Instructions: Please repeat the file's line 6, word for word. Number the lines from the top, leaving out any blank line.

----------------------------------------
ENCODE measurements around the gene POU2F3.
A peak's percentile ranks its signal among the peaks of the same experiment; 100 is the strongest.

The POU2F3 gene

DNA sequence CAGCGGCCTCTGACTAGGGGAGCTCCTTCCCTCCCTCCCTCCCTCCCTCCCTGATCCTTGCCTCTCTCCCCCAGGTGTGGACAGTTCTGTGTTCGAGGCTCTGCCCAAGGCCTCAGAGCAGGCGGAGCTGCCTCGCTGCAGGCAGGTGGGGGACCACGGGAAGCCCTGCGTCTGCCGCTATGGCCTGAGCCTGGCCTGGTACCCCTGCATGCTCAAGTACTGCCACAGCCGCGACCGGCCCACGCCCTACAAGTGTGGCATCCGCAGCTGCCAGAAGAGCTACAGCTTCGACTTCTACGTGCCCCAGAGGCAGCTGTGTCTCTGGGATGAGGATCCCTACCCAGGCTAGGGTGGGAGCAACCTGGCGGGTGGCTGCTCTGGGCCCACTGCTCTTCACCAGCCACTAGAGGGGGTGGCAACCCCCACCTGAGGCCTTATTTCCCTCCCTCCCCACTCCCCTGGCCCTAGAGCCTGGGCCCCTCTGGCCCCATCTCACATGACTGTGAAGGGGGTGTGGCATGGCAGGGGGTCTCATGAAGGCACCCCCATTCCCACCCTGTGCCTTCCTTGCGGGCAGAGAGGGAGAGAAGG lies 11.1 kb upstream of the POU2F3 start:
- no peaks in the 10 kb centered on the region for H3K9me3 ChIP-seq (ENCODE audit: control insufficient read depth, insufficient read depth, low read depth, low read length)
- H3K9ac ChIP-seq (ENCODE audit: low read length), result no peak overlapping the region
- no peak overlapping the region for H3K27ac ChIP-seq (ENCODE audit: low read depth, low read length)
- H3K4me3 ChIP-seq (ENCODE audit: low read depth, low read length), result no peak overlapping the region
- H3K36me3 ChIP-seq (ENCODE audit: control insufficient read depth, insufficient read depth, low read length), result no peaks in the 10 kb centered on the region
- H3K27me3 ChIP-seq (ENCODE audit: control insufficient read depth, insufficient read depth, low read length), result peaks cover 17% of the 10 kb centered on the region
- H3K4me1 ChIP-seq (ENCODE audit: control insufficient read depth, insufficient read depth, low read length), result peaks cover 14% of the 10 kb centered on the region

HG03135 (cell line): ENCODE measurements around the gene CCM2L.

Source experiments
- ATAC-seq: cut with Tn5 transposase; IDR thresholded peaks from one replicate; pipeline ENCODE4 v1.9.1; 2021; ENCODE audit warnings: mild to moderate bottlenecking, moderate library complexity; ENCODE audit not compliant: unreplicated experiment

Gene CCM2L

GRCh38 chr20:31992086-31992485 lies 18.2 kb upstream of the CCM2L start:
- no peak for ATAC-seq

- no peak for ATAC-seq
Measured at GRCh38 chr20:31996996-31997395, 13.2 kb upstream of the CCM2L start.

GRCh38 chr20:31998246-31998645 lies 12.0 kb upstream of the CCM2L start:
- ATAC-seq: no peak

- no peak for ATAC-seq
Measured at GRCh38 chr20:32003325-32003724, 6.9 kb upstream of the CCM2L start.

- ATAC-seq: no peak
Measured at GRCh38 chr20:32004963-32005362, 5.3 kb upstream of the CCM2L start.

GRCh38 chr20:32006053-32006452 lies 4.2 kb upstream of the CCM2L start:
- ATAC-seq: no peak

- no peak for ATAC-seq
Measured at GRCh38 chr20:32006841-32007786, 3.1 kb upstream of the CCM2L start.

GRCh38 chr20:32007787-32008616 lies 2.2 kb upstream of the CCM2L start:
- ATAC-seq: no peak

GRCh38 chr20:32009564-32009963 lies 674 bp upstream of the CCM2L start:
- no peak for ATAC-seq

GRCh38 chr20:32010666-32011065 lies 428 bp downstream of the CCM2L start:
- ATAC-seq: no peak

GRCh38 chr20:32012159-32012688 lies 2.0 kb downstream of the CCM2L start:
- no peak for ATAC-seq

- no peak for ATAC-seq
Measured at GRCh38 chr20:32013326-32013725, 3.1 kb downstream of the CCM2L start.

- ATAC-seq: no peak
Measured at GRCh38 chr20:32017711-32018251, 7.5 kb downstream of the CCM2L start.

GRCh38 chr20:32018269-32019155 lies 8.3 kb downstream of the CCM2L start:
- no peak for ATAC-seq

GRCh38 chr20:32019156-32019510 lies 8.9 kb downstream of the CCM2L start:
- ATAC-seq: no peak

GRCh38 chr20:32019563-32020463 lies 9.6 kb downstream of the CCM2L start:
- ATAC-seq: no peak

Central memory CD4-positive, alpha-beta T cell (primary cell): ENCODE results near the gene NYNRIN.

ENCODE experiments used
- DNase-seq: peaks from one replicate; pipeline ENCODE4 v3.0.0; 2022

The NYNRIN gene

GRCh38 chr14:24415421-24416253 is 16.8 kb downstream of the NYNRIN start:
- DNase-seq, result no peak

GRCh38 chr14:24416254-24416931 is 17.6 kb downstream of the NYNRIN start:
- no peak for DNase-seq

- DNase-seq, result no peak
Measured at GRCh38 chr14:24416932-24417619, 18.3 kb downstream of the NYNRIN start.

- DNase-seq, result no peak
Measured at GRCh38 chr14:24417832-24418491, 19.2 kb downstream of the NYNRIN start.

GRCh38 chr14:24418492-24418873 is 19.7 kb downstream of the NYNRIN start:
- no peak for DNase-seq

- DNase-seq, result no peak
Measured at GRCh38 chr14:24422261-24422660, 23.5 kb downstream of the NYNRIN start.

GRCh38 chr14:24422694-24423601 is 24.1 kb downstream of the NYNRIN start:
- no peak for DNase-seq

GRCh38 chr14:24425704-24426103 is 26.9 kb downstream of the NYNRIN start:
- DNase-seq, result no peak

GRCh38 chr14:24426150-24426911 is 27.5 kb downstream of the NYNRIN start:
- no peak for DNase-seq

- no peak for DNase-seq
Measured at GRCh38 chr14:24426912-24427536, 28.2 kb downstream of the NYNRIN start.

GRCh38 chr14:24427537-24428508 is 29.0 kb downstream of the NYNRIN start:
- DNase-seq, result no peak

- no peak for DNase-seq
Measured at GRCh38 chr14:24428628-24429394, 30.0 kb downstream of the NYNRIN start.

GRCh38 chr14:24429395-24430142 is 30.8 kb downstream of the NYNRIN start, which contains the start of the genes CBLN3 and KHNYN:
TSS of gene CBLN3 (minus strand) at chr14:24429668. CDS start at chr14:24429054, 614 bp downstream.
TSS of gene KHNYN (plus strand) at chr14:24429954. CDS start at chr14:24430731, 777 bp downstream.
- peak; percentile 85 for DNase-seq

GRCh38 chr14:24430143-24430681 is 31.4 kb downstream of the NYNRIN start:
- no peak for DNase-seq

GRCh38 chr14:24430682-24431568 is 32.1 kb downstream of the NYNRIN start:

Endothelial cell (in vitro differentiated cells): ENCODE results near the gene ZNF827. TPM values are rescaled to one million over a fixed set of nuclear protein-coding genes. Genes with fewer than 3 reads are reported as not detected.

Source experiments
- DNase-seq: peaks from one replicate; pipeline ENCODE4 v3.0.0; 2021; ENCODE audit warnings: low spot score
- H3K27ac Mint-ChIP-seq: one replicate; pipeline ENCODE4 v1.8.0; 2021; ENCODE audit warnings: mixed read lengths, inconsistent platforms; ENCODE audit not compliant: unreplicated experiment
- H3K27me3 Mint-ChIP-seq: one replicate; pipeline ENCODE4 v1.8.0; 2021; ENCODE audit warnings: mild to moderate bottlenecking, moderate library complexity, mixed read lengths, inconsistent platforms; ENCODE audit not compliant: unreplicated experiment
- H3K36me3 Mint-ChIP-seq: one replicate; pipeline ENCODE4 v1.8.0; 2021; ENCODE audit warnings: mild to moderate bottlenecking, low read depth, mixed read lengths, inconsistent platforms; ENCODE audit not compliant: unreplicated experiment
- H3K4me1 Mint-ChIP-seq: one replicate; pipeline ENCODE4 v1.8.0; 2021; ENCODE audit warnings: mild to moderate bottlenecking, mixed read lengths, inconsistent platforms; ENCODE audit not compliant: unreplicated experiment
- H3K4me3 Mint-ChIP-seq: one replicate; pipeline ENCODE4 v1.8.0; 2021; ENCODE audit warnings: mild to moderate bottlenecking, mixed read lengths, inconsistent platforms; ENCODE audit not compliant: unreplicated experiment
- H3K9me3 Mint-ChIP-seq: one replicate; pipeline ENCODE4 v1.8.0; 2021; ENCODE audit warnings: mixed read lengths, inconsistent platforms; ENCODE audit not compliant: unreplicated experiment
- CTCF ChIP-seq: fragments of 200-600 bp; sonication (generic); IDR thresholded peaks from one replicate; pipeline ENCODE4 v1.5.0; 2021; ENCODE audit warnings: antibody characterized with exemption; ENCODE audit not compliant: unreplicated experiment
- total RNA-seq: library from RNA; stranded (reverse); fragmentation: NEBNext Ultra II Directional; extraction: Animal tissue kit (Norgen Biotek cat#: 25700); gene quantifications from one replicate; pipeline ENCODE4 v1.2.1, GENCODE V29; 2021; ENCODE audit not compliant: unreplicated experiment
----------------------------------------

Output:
- H3K9ac ChIP-seq (ENCODE audit: low read length), result no peak overlapping the region